I’ve been reading some of the popular work of an excellent social and moral psychologist named Jonathan Haidt. He published his work, The Happiness Hypothesis in 2006 as a result of teaching “Psychology 101” at the University of Virginia for 10 years. He decided he wanted students not just to learn facts, figures and dates about modern psychology, but to come out of the class happier than when they entered. We also recently used his 2012 book, The Righteous Mind, as a textbook in our Anglican Studies Class. In The Righteous Mind he continues his previous insights and extends them to society, politics and cross-cultural encounter.
Haidt presents recent psychological research that confirms an important truth: most of the time we simply have no idea why we are doing what we are doing. We respond to most of the things we experience in life by immediate gut reactions. But here is the crazy part: Our minds hurry along afterwards, like well-paid lawyers, in order to explain why what we did, said, or decided to believe was or is the most obvious, logical, rational thing that anyone else with our wisdom and life experience would have felt compelled to choose in the exact same situation. This is called “confabulation.” This confabulation helps to aid the delusion that our previous gut reaction actually was a well-informed rational decision. Furthermore, when other folks don’t follow our decision and behavior patterns, rather than question our own we are deft at and rather quick to explain away their deviation from the obviously right choice (the one we made) by means of pointing out how they are fatally flawed or just damaged goods. Perhaps they are even pure evil.
Now, of course, most of us are perfectly willing to recognize that we also have been schooled by hard knocks, but in our case, of course, that doesn’t make us damaged goods or insanely biased. Rather, it contributes to our innate wisdom and brilliance. If only more people would listen to us, the world would be such a better place.
Furthermore, we are all doing this, all the time, at the same time as everybody else. So how do we make it? Well, we are constantly comparing ourselves to others. We compare ourselves to others so that we can spin opinion in our own favor. This is fairly easy to do. We simply inflate our own claims and disparage the claims of others. Our inner-lawyer has years of experience of doing this in the face of our own random decisions and passion-driven proclivities.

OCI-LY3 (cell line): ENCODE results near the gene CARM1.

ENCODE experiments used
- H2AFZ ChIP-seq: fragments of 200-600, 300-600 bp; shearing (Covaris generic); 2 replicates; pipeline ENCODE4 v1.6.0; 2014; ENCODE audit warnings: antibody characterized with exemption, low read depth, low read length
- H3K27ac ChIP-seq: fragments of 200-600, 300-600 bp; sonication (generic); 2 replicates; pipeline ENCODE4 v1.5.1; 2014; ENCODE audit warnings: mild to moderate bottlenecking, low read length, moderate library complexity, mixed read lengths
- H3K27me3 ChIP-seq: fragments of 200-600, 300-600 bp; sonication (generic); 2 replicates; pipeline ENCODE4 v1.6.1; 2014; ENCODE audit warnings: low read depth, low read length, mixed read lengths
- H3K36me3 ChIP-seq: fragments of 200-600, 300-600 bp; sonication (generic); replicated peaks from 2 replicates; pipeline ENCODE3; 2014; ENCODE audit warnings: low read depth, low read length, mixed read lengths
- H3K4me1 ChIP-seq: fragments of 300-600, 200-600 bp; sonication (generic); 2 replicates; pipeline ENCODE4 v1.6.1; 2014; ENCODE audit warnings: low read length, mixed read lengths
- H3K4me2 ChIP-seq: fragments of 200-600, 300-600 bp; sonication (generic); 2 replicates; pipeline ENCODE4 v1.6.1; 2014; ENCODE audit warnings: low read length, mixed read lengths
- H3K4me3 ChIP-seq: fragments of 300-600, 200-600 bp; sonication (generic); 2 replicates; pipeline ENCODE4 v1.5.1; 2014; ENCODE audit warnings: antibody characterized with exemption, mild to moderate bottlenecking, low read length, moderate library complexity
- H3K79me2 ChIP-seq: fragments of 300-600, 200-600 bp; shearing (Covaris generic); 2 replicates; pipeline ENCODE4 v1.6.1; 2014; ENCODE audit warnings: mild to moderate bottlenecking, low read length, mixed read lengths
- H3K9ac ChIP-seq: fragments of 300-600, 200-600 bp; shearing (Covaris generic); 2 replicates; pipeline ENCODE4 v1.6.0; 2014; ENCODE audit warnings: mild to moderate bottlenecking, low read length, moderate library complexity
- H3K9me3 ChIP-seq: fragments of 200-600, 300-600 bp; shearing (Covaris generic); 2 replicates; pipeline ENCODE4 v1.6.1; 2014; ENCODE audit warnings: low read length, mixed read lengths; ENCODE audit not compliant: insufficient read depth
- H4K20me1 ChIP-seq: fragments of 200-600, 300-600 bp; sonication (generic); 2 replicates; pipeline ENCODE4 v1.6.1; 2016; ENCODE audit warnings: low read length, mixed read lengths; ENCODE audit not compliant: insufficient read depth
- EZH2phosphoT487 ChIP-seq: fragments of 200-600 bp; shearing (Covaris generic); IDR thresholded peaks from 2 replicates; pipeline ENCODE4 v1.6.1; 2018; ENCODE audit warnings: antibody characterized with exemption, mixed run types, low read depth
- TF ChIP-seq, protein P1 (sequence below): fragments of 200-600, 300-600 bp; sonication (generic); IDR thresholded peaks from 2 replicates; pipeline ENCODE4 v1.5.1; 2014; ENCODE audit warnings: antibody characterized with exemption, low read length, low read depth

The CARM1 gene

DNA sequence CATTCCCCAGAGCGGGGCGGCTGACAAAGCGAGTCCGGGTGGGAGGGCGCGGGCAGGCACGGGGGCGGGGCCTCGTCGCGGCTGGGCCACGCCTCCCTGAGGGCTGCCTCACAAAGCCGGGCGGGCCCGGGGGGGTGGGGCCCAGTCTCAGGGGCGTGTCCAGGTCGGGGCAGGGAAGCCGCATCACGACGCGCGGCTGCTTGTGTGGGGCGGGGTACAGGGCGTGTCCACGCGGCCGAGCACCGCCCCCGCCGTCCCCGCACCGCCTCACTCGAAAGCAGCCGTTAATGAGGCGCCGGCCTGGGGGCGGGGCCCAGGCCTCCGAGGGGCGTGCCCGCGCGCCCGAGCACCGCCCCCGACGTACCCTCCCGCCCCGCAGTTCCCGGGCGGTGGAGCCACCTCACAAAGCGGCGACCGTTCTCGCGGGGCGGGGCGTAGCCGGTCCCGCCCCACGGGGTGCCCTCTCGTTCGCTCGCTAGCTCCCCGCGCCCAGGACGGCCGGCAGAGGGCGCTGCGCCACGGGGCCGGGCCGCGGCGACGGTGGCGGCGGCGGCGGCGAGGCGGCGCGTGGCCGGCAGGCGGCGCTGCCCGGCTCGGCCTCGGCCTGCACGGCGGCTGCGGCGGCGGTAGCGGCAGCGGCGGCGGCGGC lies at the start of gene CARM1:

Thus we find the inevitability of human hypocrisy. In our fast and furious condemnation (such as, for example, our not so secret delight in laughing at others who get caught in their own webs, for example) we only compound our own hypocrisy. If this sounds familiar there is some good news: you are not alone. We all do this.
Our tendency to look for information that supports what we already want to believe is called confirmation bias. In general, we find what we are looking for and we safely ignore anything we don’t want to see. When we say to ourselves (which we do, if we are honest, most of the time) “it is plain as day that everyone is influenced by ideology, bad experiences and self-interest. Except, of course, for me. I see things as they really are,” then we are living out what Haidt calls naïve realism.
Haidt then goes on to take things to the next level. He explains how human beings are also eusocial creatures, like wasps, bees and naked mole rats. We are “hive” creatures. We are not just 90% chimpanzee, as they say, but we are also at least 10% bee! So here is where the real big problems begin: all this self-righteous hypocrisy easily ratchets right up to the corporate level with swift fluidity. Haidt calls this the “myth of pure evil.” WE are obviously right. Anyone who disagrees with us is either sadly crazy or actually, simply PURE EVIL. And anyone who questions this obvious fact is also on the side of the devil! So the myth of pure evil combines our hive-nature with our self-righteous hypocrisy and makes the worst possible form of naïve realism take hold in our world: the people groups who disagree with us must be PURE EVIL!
The only way out of this, according to Haidt, is to listen to an important ancient teacher. His name is Jesus. Jesus said, take the speck out of your own eye before you try to take the log out of your neighbor’s eye (Matthew 7:3-5). This is because (among other things) we get far better results, according to solid psychological research, asking people to look at what might be flawed in their own positions than we do when we try to ask people to find what is helpful or good in the positions of those with whom they disagree. However, once the work of studying one’s own biases begins, finding truth in the views of others becomes easier, even insightful.
Haidt concludes his Happiness Hypothesis with the suggestion that a good place to look for wisdom is in the minds of those with whom we disagree – whether at the personal or the group levels of being human.
Are we ready to look for wisdom in the minds of those with whom we disagree?
Are we ready to take out the speck in our own eye?
Are we ready to let go of the myth of pure evil?
Nathan Jennings is the J. Milton Richardson Associate Professor of Liturgics and Anglican Studies. Nathan attended University of Texas, Yale Divinity School, and The University of Virginia and has served at Seminary of the Southwest for more than 10 years.